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Royal Bank of Canada (TSX:RY)(NYSE:RY) is cutting 450 jobs in the Toronto area, less than 1% of its global workforce. It will reinvest the cost savings into technology and other high-growth opportunities.
While all job cuts are a serious matter, this really can’t be considered a blood-letting, like what’s going on at Bombardier, Inc., where it’s eliminating as many as 14,500 jobs around the world as part of its five-year restructuring plan.
If RBC’s board is anything like Bombardier’s, I’m sure we can expect CEO Dave McKay and the rest of the C-suite to get a big, fat raise once the severance is fully paid out to the departing employees.
Good luck. Fair well. We hardly knew you.
Investors shouldn’t be surprised
Canadian banks have been thinning their ranks for the last few years, cutting well over 5,000 jobs. After all, why have a human advisor when a machine can do the job for less without going to the press about hardball sales tactics?
From a dollars-and-cents perspective, it’s an easy call. From a historical perspective, where the local banker was once a beacon of the community, it’s another sign of the times.
As the saying goes, “It is what it is.”
What does this mean for Royal Bank of Canada’s price?
It means a lot more than one might think.
Remember, in April, Great-West Lifeco Inc. (TSX:GWO) announced it was cutting 1,500 employees, or 13% of its Canadian workforce. While painful to those who lost their jobs, Great-West acknowledged at the time that it was taking these drastic measures to invest for the future — a future where technology played a bigger part than it already does in the growth of financial services companies.
It’s a cutthroat industry. CEO Paul Mahon had little choice if he wanted Great-West to remain competitive with its peers.
It’s a lot like a price war. One firm lowers its price, and the rest follow. Well, in this case, one insurance company cuts jobs; the rest will follow. The same thing has happened with Canadian banks over the past three years. Once one bank cuts jobs, the others follow suit. Nobody ever said bank executives were original.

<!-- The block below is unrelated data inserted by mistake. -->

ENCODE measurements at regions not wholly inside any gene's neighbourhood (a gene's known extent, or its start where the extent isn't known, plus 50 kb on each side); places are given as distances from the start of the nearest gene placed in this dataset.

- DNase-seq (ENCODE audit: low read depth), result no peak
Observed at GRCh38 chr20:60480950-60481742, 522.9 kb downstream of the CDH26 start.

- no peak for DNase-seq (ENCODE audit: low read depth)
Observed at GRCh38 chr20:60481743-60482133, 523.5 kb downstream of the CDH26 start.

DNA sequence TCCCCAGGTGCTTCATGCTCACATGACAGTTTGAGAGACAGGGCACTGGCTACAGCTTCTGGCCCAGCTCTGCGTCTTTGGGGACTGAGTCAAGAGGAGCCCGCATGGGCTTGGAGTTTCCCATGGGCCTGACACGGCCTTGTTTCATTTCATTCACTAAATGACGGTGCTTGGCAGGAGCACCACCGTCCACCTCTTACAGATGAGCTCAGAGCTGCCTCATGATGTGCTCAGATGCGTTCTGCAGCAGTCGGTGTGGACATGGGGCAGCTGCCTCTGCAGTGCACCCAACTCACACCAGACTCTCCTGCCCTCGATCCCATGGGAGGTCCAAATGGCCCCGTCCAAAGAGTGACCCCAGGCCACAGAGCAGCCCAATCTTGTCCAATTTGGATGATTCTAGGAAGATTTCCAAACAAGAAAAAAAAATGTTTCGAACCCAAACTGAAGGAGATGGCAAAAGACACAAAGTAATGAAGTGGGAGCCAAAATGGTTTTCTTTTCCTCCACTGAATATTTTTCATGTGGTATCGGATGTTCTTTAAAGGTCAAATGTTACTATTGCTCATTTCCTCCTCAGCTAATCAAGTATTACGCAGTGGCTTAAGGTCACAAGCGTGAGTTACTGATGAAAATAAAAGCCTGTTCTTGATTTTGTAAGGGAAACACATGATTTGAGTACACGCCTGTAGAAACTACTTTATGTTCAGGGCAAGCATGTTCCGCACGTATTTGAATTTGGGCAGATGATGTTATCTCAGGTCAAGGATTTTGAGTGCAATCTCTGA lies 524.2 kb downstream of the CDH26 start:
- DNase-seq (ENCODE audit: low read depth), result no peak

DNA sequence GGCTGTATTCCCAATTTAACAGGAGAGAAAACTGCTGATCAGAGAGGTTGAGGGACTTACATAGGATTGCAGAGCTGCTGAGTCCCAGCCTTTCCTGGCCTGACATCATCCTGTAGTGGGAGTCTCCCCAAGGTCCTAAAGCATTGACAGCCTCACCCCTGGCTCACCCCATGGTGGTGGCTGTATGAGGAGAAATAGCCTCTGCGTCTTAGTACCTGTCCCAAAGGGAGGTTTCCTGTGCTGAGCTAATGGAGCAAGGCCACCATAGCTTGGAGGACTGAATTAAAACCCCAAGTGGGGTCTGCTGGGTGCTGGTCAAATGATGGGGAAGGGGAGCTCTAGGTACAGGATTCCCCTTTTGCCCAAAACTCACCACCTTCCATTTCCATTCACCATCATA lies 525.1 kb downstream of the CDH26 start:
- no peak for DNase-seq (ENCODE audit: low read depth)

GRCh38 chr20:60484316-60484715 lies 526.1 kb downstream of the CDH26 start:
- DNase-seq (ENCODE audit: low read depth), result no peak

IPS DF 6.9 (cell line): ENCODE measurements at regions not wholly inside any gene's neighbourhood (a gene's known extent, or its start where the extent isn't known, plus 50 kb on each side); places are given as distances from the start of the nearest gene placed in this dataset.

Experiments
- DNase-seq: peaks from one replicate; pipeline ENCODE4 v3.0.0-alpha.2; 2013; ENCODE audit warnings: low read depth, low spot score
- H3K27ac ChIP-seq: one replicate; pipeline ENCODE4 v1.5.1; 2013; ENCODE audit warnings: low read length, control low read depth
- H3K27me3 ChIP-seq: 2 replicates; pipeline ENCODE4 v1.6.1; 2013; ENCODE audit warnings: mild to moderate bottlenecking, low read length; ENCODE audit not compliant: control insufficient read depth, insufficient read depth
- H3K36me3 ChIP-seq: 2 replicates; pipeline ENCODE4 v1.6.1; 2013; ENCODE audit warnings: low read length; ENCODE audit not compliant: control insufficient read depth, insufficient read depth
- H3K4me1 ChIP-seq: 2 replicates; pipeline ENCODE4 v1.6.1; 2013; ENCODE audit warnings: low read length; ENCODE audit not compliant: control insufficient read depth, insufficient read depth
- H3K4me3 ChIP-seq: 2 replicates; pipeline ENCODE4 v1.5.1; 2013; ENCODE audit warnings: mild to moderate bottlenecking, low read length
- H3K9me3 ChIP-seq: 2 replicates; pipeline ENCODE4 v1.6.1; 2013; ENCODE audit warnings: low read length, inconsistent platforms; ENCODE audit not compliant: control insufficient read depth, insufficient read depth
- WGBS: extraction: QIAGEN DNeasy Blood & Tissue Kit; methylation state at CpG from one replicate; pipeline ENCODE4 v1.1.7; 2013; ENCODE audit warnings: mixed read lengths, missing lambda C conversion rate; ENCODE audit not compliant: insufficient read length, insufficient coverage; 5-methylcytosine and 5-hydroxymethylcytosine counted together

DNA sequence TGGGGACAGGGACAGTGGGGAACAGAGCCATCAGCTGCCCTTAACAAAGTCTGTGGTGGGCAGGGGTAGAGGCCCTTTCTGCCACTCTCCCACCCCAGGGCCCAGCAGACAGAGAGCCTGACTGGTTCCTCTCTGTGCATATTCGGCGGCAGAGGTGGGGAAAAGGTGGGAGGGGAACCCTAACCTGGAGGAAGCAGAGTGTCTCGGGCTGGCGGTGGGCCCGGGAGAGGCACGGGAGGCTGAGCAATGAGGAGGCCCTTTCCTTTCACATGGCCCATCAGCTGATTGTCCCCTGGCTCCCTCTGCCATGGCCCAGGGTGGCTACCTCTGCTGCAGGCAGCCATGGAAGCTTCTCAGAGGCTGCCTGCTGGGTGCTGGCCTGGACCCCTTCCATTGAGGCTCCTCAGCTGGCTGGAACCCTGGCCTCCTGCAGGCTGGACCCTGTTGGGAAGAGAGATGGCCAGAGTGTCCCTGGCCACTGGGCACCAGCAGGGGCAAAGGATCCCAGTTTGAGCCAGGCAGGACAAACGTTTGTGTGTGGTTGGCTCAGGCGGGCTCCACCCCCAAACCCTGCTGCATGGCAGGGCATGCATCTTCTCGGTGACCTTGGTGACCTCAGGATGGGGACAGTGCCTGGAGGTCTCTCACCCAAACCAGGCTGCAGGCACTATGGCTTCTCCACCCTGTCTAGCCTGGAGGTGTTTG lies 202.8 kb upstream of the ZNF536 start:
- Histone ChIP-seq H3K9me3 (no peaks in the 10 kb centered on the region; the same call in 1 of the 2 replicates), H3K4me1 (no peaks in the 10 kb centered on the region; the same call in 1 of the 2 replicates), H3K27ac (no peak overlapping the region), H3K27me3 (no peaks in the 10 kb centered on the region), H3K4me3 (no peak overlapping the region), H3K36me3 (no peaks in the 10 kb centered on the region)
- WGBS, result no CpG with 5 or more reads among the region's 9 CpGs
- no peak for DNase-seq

Anyway, back to Royal Bank’s stock price.
Cost savings a big focus
Assuming that the average salary of the 450 employees is $65,000, we are talking about $30 million in annual savings, not including benefits, which might account for another $20,000 per employee on top of that, delivering another $9 million in annual savings.
How far can $40 million go for a bank that had $39.4 billion in revenue over the last 12 months?
It barely covers Dave McKay’s total compensation over the past two years, including vested and unvested stock and option awards.
So, not very far.
However, it sends a message to its competitors that it’s serious about taking technology to the next level to capture market share here in Canada and around the world.
Bottom line on Royal Bank
Fool.ca contributor Jacob Donnelly believes the 5% dip in Royal Bank’s share price since March gives investors a prime opportunity to add a strong stock to their portfolio.
While I believe two other Canadian banks make better investments at the moment — Canadian Imperial Bank of Commerce (TSX:CM)(NYSE:CM) and National Bank of Canada (TSX:NA) — Royal Bank is definitely a force to be reckoned with in the Canadian banking industry.
If you are a Royal Bank investor, I’d continue to watch what it does from a technology standpoint to move the ball farther down the road.
No, $40 million doesn’t do much for the big picture, but it does add to the kitty, and that’s the only way your juicy dividend will get paid out.
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Fool contributor Will Ashworth has no position in any stocks mentioned.